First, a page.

The Government will launch the UK’s first barrier-free toll in two years’ time – and it claims the scheme will cost as much as £84million to set up.
The toll booths at the Thames crossing in Dartford, Kent, will be replaced with automatic number plate recognition (ANPR) cameras in October 2014.
Rather than hand over cash, drivers will pay via text, phone, online or at retail outlets – in a system similar to the London Congestion Charge. The Department for Transport says the new ‘free-flow’ set-up will speed up traffic and reduce congestion.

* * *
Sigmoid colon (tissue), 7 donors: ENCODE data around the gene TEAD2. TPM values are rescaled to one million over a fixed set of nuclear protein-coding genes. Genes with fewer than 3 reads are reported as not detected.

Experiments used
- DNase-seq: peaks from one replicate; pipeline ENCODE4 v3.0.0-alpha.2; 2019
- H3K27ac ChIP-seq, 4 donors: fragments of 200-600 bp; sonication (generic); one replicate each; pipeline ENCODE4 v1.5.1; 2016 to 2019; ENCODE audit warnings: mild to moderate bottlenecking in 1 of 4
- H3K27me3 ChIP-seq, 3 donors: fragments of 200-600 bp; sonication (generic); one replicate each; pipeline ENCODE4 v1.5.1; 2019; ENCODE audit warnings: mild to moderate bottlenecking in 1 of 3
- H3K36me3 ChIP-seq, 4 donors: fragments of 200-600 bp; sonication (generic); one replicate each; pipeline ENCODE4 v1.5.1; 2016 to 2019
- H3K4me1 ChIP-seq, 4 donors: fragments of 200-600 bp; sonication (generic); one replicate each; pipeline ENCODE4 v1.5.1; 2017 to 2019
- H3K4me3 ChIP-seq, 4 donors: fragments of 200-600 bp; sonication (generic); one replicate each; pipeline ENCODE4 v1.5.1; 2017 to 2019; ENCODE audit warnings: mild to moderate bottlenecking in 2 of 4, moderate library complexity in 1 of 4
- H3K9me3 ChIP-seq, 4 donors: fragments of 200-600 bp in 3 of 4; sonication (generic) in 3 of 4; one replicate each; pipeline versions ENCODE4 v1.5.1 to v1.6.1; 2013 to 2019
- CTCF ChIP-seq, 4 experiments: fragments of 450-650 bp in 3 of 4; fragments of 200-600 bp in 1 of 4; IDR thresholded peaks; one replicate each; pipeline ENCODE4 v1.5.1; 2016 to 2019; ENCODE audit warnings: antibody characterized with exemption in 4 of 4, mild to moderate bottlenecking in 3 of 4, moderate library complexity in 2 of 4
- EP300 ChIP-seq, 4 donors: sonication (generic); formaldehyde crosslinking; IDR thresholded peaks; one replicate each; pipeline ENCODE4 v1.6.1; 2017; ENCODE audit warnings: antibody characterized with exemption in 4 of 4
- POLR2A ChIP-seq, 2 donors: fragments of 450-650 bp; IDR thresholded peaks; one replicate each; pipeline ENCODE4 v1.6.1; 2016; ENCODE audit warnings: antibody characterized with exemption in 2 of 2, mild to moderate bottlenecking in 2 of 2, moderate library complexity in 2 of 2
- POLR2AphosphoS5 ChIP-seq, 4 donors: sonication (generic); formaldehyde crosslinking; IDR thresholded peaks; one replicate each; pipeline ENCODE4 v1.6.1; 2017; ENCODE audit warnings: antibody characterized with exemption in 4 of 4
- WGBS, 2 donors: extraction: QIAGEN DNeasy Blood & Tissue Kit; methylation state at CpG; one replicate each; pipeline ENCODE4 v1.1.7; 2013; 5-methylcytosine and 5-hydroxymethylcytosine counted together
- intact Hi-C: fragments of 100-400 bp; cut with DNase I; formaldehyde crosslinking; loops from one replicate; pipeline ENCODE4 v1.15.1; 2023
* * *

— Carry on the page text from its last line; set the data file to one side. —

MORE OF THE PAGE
However, the added efficiency will come at a cost. The Highways Agency expects to pay up to £84m to whoever wins the contract to create the free-flow toll, to finance tearing down barriers, installing cameras and building the payment system.
So it’d take 42 million cars paying the £2 toll to break even. The contractor will also rake in between £237m and £478m from the Government to run the toll for 10 years.
Absent-minded crossing users will also feel the pinch, as current Government proposals on penalising motorists who drive through free-flow tolls without paying suggest fines should be as high as £180.
The authorities could be given power to impound the vehicles of drivers who have three unpaid penalty notices.